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40 years on, NPT in urgent need of overhaul: experts

by Staff Writers
Vienna (AFP) June 29, 2008
The Nuclear Non-Proliferation Treaty or NPT, which celebrates its 40th birthday this week, may have succeeded in keeping the number countries in possession of nuclear weapons down to a mere handful.

But the treaty, drawn up during the Cold War period, is now in urgent need of an overhaul if it is to meet present-day challenges such as the proliferation crises in North Korea, Iran and most recently Syria, experts said.

Furthermore, the United States should take the lead in bolstering the legitimacy of the NPT and the entire non-proliferation regime by dismantling its nuclear arsenal, the experts said.

Opened for signature on July 1, 1968 and put into effect on March 5, 1970, the NPT is the most universal arms control treaty in force.

Its stated goal is to stop the nuclear arms race and seek nuclear disarmament.

Five countries that had tested nuclear weapons before the treaty's completion -- China, France, Russia, Britain and the United States -- were recognised as nuclear-weapon states and obligated to pursue "effective measures" toward nuclear disarmament.

All others were designated non-nuclear-weapon states and prohibited from acquiring nuclear arms at all.

A major problem was that no specific target date was laid down for disarmament.

And with the nuclear states apparently reluctant to dismantle and destroy their nuclear arsenals, the non-nuclear weapon states see little incentive to keep their part of the bargain.

It had created a world of "nuclear haves and have-nots ... which cannot be sustained indefinitely," said Daryl Kimball, executive director of the Arms Control Association in Washington.

"Nuclear weapons are dangerous no matter who possesses them," he told AFP.

K. Subrahmanyam, a former director of the Indian Institute for Defence Studies, agreed.

"It cannot be legal for some countries to possess a category of weapons while it is illegal for others to do so. A regime that is based on such inequity cannot be expected to be stable or secure against further proliferation," Subrahmanyam wrote in a recent article for the Arms Control Association.

Perhaps one of the NPT's biggest flaws is the limited power there is to enforce it.

Inspections, carried out by the International Atomic Energy Agency in Vienna, are voluntary and countries largely control inspectors' movements.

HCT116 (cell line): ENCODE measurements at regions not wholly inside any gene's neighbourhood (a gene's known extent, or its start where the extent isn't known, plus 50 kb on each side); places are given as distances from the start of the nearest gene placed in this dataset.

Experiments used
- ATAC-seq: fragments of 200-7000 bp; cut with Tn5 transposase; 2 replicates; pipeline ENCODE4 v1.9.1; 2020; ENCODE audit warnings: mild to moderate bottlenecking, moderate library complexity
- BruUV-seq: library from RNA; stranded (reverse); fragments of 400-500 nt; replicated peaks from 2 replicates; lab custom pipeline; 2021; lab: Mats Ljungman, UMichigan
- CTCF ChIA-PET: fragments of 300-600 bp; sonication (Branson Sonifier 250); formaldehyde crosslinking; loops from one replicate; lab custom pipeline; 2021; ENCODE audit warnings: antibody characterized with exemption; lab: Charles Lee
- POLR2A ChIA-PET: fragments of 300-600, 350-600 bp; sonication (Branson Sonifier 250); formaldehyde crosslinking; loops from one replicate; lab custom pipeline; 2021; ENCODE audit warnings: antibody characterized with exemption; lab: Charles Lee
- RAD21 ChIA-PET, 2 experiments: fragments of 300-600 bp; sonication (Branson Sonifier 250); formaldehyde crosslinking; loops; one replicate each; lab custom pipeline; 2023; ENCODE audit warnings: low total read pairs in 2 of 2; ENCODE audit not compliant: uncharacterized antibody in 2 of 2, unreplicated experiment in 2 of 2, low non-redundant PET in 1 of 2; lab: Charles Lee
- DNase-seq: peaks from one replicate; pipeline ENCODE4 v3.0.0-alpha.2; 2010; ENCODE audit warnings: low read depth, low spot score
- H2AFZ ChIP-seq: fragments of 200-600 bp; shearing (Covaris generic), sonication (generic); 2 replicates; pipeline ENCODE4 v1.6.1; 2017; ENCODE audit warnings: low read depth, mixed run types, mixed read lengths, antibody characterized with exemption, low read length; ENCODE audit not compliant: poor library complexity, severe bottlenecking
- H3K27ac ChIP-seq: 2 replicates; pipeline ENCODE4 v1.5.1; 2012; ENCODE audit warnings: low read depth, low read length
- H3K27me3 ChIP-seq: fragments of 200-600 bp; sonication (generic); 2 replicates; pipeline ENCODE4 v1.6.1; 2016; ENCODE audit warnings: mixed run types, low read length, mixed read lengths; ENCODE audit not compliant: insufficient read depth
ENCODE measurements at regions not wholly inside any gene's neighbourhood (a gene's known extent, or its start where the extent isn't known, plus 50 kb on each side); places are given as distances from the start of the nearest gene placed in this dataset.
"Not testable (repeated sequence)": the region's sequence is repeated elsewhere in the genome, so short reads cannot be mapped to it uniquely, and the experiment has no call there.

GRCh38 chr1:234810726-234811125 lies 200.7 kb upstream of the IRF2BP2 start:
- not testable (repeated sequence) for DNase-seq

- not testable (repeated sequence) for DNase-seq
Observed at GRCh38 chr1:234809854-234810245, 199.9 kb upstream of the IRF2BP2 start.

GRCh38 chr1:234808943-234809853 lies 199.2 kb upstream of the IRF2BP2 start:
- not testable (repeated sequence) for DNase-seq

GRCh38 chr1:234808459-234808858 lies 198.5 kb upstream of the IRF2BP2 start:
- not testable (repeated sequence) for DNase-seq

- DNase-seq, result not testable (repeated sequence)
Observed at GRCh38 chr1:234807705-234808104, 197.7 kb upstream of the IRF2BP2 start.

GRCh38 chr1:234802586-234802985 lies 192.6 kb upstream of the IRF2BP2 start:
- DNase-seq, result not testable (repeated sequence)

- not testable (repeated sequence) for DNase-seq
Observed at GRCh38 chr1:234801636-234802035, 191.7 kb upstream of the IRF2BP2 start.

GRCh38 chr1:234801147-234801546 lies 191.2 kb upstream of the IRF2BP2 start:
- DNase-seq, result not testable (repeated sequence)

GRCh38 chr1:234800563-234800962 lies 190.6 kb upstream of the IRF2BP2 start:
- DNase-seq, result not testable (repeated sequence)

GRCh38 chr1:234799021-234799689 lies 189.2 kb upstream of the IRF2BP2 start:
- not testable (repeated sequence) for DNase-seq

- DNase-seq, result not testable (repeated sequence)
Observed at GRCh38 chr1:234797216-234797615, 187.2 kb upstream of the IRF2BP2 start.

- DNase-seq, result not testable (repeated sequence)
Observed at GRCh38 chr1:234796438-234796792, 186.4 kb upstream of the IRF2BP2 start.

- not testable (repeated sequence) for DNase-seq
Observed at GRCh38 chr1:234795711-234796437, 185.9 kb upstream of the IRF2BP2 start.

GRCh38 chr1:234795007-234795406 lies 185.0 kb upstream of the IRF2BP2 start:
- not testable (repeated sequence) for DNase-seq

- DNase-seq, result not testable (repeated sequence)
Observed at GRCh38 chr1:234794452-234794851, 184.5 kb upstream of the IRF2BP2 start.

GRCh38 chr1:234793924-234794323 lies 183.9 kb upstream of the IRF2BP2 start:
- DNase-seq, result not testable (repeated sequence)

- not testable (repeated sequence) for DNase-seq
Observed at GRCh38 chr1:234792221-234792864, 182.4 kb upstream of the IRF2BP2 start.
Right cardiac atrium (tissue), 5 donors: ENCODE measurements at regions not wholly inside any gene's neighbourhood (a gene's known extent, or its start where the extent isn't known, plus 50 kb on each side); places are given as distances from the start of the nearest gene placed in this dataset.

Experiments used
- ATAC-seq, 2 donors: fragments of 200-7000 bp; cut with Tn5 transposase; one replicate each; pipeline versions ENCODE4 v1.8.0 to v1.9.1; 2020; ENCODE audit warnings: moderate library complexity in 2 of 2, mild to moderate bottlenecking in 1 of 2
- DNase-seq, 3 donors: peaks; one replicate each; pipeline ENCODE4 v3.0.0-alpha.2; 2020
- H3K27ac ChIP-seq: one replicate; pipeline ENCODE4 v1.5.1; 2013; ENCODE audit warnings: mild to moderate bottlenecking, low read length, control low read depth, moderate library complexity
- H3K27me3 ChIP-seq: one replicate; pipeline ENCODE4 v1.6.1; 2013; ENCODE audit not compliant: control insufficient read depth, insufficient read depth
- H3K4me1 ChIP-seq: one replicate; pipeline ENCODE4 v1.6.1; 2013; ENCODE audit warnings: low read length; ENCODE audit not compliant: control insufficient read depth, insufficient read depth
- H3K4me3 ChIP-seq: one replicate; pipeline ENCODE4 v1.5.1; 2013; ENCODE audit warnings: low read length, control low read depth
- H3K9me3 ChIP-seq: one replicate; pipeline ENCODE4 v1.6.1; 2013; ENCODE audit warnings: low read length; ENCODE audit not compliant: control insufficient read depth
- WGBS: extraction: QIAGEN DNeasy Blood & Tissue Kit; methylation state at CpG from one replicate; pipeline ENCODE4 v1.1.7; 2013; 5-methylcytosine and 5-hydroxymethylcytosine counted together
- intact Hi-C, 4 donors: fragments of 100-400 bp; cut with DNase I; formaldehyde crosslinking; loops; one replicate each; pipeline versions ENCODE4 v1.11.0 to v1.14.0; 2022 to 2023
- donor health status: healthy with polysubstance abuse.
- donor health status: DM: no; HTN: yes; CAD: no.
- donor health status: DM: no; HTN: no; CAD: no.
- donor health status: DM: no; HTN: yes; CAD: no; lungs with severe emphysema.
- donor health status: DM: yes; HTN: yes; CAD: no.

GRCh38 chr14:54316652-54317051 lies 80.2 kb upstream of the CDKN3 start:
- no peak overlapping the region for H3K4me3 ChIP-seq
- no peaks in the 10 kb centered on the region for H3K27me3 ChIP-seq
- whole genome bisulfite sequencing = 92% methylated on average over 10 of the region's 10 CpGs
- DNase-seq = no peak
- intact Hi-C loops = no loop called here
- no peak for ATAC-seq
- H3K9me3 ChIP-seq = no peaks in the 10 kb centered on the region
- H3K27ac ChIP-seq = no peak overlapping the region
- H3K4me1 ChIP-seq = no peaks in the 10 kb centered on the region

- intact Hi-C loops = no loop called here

Furthermore, there are no penalties for breaking the NPT, apart from being reported to the UN Security Council.

Experts acknowledge the NPT's success in curbing the number of states in possession of nuclear weapons.

"In 1960, (US President) John F. Kennedy warned as many as 20 nations could acquire a nuclear weapon in less that decade. They didn't," said Joe Cirincione, President of the Washington-based Ploughshares Fund.

"There are only nine countries with nuclear weapons today. Why? A big part of the reason is the bipartisan, multinational effort that lead to the NPT," Cirincione told AFP.

Thanks to the NPT, "there are now far fewer countries that have nuclear weapons or weapon programmes than there were in the 1960s, 1970s or 1980s," the expert said.

Nevertheless, the non-proliferation regime had suffered important setbacks, notably the cases of North Korea and Iran, and more recently Syria.

North Korea developed an illicit nuclear weapons programme, which it is only now in the long and slow process of dismantling.

Iran is accused of pursuing a weapons programme under the guise of peaceful nuclear power and Syria has recently come under fire for allegedly building a covert nuclear facility.

"These recent setbacks are not the fault of the NPT structure, but rather a problem of enforcement and international support," said Cirincione.

"Too often 'realpolitik' will influence decisions like the Indian Nuclear Deal that undermine the treaty. The NPT is very clear. All proliferation is bad, not just proliferation among potential enemies."

Kimball similarly believes the United States is undermining the NPT, not only by repudiating its disarmament commitments, but by seeking to carve out special exemptions from the rules for allies such India.

It was therefore up to the United States to take the lead if the NPT is going to survive, the experts said.

"Most of the 183 non-nuclear nations that have signed the NPT believe what the treaty says: No one should have nuclear weapons. It is time for the United States to mean it, too," said Cirincione.

"The NPT is not doomed to failure," said Kimball.

"But in order to survive well into this century, states must renew, strengthen, and fulfill the NPT bargain -- and soon."

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Washington (UPI) Jun 27, 2008
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